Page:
1756, "a kind of loose gown worn by women," from French négligée, noun use of fem. past participle of négligier "to neglect" (14c.), from Latin neglegere "to disregard, not heed, not trouble oneself about," also "to make light of" (see neglect (v.)).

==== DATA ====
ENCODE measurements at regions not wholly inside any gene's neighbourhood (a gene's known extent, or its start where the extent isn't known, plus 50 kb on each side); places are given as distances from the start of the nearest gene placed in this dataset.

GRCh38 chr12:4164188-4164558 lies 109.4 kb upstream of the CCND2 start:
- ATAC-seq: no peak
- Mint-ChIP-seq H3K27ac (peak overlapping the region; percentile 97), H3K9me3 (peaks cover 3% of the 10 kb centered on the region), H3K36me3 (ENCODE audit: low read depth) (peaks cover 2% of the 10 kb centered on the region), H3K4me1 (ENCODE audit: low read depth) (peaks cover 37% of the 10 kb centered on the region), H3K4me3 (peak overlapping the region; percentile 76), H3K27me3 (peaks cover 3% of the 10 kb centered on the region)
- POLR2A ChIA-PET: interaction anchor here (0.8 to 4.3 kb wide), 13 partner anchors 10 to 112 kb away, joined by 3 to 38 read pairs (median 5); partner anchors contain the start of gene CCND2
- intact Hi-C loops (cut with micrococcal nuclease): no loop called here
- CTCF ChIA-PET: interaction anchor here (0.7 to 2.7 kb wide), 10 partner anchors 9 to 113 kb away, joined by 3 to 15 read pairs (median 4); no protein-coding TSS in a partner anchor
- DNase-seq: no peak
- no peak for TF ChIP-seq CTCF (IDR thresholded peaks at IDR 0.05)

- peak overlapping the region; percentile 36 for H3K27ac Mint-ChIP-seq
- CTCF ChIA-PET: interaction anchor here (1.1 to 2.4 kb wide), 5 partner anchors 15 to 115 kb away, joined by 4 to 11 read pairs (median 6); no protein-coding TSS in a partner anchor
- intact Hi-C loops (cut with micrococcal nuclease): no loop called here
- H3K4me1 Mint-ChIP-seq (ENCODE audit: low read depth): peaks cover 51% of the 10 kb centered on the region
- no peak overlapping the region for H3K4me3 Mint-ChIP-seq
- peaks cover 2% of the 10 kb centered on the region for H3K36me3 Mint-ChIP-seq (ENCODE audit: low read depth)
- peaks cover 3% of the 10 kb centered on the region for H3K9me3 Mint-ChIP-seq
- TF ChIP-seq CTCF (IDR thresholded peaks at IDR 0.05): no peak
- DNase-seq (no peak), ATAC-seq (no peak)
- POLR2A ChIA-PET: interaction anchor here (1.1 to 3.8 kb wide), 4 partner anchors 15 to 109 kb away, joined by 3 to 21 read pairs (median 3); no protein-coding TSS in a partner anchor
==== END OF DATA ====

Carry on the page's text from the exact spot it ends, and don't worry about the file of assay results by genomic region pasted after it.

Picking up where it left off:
So called in comparison to the elaborate costume of a fully dressed woman of the period. Grose ["Dictionary of the Vulgar Tongue," 1788] reports it "vulgarly termed a neggledigee." The word was borrowed again c.1835; the modern sense "semi-transparent, flimsy, lacy dressing gown" is yet another revival, recorded from 1930. It also was used in the U.S. funeral industry mid-20c. for "shroud of a corpse."